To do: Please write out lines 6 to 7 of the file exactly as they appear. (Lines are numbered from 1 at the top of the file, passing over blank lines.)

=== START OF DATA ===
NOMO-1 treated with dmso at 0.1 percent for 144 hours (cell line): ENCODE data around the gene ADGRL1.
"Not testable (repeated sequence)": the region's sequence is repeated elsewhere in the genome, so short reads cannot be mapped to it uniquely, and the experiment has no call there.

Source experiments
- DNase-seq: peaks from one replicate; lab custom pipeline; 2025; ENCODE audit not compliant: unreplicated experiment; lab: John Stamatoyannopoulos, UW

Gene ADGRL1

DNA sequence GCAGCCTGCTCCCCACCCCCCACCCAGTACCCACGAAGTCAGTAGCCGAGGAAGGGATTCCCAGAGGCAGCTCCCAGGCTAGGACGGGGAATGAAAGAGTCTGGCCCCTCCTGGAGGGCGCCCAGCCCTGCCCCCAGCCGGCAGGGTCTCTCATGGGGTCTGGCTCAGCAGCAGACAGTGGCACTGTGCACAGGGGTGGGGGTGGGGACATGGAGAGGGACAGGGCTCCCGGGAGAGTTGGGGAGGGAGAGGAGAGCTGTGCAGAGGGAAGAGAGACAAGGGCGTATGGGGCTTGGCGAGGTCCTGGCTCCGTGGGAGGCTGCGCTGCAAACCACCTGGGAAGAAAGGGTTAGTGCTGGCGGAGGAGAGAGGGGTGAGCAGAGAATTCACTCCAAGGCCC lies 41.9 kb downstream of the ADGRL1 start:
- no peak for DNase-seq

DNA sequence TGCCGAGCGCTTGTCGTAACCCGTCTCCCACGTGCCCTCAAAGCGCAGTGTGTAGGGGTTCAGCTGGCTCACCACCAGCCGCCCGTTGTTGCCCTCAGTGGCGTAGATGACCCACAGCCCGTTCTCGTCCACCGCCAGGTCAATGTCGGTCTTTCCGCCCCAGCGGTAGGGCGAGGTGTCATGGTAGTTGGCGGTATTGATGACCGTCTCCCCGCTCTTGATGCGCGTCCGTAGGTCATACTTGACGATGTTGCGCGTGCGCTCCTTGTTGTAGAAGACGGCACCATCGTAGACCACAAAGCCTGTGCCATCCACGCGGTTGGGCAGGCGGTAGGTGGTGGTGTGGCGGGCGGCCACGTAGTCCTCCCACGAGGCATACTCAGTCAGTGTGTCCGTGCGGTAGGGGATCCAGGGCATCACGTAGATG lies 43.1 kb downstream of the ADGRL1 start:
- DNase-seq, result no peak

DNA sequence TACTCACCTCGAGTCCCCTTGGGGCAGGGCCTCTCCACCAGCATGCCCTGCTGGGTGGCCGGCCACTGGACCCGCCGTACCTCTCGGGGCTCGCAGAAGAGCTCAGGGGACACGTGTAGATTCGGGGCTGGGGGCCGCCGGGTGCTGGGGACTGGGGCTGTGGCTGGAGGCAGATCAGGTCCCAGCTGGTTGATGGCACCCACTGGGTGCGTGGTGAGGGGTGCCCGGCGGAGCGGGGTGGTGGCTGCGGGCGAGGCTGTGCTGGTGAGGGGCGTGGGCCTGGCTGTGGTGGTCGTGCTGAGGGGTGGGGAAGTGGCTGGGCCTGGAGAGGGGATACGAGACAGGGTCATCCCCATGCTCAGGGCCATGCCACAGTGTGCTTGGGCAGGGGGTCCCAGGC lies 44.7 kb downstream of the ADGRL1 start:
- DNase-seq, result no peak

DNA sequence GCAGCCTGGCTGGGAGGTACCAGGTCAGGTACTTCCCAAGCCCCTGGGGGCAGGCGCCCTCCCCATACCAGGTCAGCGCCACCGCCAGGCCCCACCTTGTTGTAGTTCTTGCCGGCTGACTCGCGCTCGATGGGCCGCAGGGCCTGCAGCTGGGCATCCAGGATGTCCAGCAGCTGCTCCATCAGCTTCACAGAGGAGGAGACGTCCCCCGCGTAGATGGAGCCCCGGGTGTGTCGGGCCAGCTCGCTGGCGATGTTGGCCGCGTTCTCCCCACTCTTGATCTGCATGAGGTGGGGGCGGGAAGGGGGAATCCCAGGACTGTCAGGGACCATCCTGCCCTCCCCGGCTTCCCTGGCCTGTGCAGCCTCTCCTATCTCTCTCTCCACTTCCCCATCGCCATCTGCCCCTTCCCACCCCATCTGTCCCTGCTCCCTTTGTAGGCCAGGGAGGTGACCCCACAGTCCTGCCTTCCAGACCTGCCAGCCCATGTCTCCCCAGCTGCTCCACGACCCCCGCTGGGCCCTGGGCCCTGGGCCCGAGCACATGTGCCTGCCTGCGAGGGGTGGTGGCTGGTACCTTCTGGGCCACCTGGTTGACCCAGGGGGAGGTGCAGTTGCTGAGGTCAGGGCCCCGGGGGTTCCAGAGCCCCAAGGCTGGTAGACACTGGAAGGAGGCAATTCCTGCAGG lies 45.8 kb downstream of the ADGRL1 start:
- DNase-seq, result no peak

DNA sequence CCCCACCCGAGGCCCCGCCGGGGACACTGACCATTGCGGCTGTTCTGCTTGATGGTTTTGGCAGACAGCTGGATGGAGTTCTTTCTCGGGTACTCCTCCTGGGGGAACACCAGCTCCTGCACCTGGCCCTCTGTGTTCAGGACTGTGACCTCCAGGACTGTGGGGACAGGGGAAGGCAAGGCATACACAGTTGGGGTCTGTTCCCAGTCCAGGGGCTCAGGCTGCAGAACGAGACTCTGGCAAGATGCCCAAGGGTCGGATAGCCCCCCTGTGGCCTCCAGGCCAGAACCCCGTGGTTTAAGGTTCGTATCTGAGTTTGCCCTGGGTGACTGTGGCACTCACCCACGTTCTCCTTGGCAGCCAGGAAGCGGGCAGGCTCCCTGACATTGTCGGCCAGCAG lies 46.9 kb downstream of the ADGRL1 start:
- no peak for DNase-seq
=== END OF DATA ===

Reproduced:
DNA sequence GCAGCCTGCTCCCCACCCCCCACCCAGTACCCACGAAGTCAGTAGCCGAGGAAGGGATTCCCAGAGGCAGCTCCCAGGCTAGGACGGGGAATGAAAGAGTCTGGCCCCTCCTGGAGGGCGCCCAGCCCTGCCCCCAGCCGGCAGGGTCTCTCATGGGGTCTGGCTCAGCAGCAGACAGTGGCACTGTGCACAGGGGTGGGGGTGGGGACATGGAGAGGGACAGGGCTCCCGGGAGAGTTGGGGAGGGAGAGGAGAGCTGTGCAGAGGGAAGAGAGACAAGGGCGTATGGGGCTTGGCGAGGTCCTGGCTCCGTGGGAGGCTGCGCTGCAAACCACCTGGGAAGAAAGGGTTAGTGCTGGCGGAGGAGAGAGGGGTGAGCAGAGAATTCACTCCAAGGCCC lies 41.9 kb downstream of the ADGRL1 start:
- no peak for DNase-seq